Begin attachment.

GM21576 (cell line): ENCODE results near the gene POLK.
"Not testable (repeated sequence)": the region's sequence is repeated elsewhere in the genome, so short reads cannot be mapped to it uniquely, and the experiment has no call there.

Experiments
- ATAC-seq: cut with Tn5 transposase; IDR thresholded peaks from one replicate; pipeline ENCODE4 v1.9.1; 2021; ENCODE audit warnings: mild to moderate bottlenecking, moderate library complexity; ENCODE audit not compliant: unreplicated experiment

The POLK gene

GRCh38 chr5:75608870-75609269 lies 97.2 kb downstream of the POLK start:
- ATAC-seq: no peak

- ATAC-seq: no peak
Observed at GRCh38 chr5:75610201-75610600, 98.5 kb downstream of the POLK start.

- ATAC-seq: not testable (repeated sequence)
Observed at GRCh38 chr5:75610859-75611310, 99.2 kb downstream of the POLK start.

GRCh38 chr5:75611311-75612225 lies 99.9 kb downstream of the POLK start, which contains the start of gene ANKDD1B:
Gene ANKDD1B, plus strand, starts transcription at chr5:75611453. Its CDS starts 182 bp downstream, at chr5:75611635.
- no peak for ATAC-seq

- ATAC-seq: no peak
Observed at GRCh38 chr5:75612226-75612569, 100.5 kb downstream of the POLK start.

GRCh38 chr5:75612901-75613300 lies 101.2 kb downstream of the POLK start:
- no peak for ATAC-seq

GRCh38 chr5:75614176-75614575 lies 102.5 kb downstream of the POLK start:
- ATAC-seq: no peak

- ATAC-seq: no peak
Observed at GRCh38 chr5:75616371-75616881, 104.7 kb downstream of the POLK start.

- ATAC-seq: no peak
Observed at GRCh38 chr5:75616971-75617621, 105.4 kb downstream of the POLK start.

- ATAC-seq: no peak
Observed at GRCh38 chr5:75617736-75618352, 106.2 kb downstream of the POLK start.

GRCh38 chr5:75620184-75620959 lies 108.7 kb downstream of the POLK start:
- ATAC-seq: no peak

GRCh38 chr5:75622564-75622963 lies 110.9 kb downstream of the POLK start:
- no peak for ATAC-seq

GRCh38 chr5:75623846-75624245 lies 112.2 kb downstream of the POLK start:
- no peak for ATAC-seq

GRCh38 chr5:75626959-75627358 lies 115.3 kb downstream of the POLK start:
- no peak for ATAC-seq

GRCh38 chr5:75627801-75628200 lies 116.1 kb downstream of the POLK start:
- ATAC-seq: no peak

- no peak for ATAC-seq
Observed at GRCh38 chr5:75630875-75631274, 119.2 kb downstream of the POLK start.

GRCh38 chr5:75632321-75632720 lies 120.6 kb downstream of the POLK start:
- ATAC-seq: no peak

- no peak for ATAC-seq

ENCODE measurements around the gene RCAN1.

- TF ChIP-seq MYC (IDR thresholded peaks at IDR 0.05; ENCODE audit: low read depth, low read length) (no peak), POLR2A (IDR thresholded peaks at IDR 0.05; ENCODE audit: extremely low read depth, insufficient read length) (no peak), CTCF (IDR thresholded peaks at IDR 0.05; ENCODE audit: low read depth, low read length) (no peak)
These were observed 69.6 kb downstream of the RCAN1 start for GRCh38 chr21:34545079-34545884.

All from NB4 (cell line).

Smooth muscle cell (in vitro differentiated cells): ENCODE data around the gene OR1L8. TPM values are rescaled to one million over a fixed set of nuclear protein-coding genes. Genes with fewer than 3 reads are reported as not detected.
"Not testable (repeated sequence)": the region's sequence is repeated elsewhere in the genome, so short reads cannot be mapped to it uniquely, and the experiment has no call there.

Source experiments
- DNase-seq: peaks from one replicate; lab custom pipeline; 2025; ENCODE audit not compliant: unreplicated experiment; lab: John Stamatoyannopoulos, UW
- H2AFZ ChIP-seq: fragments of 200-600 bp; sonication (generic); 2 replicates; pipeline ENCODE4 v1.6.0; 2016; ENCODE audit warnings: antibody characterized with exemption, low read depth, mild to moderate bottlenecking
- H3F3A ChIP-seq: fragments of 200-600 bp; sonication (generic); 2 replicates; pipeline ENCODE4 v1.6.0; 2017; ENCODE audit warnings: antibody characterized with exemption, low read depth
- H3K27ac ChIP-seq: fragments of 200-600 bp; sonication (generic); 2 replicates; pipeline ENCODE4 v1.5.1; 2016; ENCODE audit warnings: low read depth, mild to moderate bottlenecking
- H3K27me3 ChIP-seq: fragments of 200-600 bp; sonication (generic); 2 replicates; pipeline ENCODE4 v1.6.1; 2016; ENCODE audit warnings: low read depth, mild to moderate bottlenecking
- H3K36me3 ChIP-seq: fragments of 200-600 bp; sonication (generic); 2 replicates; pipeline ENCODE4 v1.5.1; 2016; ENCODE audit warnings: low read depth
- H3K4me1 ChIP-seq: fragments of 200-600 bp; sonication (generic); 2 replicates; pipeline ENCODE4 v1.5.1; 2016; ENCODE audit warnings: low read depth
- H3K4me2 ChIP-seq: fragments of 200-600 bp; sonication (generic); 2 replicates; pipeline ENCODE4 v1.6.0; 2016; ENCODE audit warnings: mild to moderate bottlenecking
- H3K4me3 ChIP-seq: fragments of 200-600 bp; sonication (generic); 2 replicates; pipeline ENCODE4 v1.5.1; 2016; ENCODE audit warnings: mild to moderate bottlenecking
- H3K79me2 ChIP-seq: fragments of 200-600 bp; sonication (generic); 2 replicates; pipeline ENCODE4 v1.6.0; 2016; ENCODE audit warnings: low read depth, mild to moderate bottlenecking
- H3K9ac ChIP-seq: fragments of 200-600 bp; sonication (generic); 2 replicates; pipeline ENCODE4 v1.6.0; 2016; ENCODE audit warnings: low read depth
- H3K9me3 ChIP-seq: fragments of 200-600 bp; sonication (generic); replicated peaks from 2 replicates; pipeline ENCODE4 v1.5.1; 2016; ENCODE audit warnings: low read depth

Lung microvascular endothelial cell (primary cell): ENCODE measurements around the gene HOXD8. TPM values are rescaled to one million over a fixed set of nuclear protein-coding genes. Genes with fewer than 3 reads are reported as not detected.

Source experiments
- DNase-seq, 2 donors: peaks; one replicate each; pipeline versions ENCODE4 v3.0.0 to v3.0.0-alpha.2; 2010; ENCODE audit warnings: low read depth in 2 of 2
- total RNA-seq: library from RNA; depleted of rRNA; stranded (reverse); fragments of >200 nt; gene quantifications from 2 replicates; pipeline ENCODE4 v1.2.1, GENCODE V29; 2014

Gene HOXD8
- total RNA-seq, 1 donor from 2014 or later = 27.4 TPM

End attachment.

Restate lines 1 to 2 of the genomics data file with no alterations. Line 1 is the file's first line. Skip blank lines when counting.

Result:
GM21576 (cell line): ENCODE results near the gene POLK.
"Not testable (repeated sequence)": the region's sequence is repeated elsewhere in the genome, so short reads cannot be mapped to it uniquely, and the experiment has no call there.